MCCLURE, ERIKA,IOLANTHE (2017) Childhood Obesity in Bangladeshi Immigrants:
A biocultural investigation. Doctoral thesis, Durham University.
|PDF - Accepted Version|
Childhood obesity is a problem of increasing concern worldwide. The causes of obesity are complex and varied, but it is clear that there are biological, genetic and social determinants. The Childhood Obesity in Bangladeshi Immigrants project aims to further understand how cultural and biological factors interact in a population at increased risk for obesity-related metabolic diseases.
Research was based in neighbourhood primary schools and was centred on pre-adolescent girls, aged 10-12, in a Bangladeshi migrant community in the city of Sunderland in the northeast England, and white British girls of the same age, socioeconomic status and geographical location. Diet and eating behaviours were assessed using 1) a series of school lunchtime observations 2) a single 24-hour photographic food diary, and 3) researcher-administered questionnaires. Physical health has been assessed through height, weight and waist circumference measurements, health histories (as given by parents) and saliva samples for evaluation of bodily inflammation via CRP assay. In concert with these collected data, interviews with school staff, and further questionnaires and focus groups with children and parents were administered on the topics of eating and health beliefs and behaviour.
A much greater number of study participants in both cohorts were identified as at risk for metabolic disease by waist circumference measurement than identified as overweight or obese by BMI (18/20 vs 6/20 for the Bangladeshi-British cohort, and 17/20 vs 11/20 for the white British cohort). A significant positive correlation was found between CRP levels and waist-to-height ratio in white British participants (p=0.006). Fruit and vegetable intake was markedly lower in the Bangladesh-British cohort during school hours: 15 servings in 40 lunches vs 40 servings in 52 lunches in the white British cohort. However, food diaries reveal that over the whole day intake is similar in both groups (median intake of 1 serving of vegetables and 2 of fruit per day for Bangladeshi British participants, and a median of 0.5 servings of each for white British participants). Cohorts engaged in very different types of physical activity outside of school hours, with Bangladeshi-British subjects engaging primarily in casual play and white British subjects primarily engaged in formal lessons or team sports. It was also found that the school lunchroom environment has significant impact on the amount and types of food consumed during the lunch period, and it appears that certain types of room arrangements are more conducive to healthy eating than others.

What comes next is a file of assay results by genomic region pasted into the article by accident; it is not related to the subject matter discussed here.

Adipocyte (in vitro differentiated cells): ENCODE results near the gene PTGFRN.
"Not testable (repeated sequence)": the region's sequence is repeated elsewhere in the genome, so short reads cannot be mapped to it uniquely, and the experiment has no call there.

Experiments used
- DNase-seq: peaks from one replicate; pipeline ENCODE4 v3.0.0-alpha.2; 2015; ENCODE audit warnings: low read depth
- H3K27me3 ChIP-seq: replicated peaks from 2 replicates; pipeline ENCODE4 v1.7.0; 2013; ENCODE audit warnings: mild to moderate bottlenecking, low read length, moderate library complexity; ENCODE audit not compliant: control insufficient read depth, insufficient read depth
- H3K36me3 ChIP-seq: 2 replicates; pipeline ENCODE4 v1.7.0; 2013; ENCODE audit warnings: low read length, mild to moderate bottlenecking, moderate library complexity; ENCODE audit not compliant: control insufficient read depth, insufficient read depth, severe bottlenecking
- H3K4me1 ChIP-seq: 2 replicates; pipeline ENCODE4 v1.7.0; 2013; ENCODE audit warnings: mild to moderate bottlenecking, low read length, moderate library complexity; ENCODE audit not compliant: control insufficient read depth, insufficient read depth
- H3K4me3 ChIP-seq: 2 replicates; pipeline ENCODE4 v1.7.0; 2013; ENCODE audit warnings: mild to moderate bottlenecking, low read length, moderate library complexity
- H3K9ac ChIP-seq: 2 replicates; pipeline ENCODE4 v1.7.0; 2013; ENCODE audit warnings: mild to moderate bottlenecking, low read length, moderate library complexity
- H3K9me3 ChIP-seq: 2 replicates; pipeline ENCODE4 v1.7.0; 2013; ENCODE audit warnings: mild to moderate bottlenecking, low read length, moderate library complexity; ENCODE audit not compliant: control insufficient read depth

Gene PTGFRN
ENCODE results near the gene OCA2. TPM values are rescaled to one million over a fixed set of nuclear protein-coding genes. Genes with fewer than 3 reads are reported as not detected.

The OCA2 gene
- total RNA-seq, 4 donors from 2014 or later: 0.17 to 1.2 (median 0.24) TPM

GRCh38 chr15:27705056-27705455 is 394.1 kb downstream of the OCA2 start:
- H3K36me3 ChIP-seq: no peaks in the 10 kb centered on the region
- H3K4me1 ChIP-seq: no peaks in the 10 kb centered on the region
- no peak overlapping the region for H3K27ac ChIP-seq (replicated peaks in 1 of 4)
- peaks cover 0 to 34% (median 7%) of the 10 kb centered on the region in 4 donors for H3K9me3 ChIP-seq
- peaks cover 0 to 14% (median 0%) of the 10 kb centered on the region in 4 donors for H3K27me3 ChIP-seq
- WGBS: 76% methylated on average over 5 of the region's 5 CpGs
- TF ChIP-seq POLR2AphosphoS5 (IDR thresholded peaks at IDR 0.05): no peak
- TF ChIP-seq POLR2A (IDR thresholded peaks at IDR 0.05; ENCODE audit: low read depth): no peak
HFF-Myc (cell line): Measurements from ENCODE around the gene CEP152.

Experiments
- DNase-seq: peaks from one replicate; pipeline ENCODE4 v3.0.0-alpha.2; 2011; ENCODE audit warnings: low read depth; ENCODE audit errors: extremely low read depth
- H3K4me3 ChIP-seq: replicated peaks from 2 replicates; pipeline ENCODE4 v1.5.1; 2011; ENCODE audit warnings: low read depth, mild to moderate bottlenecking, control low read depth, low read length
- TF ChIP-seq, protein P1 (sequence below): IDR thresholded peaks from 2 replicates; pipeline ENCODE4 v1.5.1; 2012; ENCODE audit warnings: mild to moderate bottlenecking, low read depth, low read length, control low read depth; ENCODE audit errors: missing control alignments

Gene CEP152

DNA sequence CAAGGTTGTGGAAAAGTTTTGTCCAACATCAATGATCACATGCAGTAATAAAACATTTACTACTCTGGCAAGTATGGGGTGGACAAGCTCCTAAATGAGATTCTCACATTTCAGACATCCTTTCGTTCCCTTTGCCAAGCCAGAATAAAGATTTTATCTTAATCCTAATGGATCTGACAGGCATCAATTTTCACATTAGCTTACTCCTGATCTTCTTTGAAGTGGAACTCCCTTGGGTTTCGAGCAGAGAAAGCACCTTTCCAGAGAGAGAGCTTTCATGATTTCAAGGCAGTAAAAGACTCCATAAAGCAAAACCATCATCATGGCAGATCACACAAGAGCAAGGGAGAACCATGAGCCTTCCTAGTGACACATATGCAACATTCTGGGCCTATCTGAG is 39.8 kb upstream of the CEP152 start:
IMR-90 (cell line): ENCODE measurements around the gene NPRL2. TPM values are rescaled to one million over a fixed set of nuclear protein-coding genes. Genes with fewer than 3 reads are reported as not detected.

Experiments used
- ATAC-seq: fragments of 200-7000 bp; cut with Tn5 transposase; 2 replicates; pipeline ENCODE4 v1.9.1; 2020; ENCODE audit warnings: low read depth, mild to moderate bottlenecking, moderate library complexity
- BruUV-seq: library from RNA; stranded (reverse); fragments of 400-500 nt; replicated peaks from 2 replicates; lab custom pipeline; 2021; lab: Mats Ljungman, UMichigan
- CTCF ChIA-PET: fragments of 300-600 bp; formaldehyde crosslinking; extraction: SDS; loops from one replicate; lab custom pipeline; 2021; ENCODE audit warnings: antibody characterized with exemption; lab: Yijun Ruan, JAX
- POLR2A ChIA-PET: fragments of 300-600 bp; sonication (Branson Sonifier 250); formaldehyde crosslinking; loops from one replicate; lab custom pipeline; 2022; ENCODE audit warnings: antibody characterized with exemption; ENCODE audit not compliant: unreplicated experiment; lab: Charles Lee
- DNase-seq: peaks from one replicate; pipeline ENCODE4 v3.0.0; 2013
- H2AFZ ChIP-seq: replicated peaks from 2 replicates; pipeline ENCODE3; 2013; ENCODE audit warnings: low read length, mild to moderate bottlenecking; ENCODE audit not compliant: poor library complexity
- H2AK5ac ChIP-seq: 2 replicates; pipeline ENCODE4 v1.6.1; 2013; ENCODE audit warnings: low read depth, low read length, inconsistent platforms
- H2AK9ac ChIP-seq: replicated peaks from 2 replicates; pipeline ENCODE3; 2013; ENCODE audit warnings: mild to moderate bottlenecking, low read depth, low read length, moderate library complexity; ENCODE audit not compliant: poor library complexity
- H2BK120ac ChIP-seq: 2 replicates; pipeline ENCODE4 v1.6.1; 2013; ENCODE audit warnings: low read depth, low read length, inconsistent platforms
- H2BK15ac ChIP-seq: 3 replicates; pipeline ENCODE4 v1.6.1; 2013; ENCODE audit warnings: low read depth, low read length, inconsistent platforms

|Item Type:||Thesis (Doctoral)|
|Award:||Doctor of Philosophy|
|Keywords:||Childhood obesity; Bangladeshi; lunchroom environment; eating behaviour|
|Faculty and Department:||Faculty of Social Sciences and Health > Anthropology, Department of|
|Copyright:||Copyright of this thesis is held by the author|
|Deposited On:||24 Jan 2017 08:47|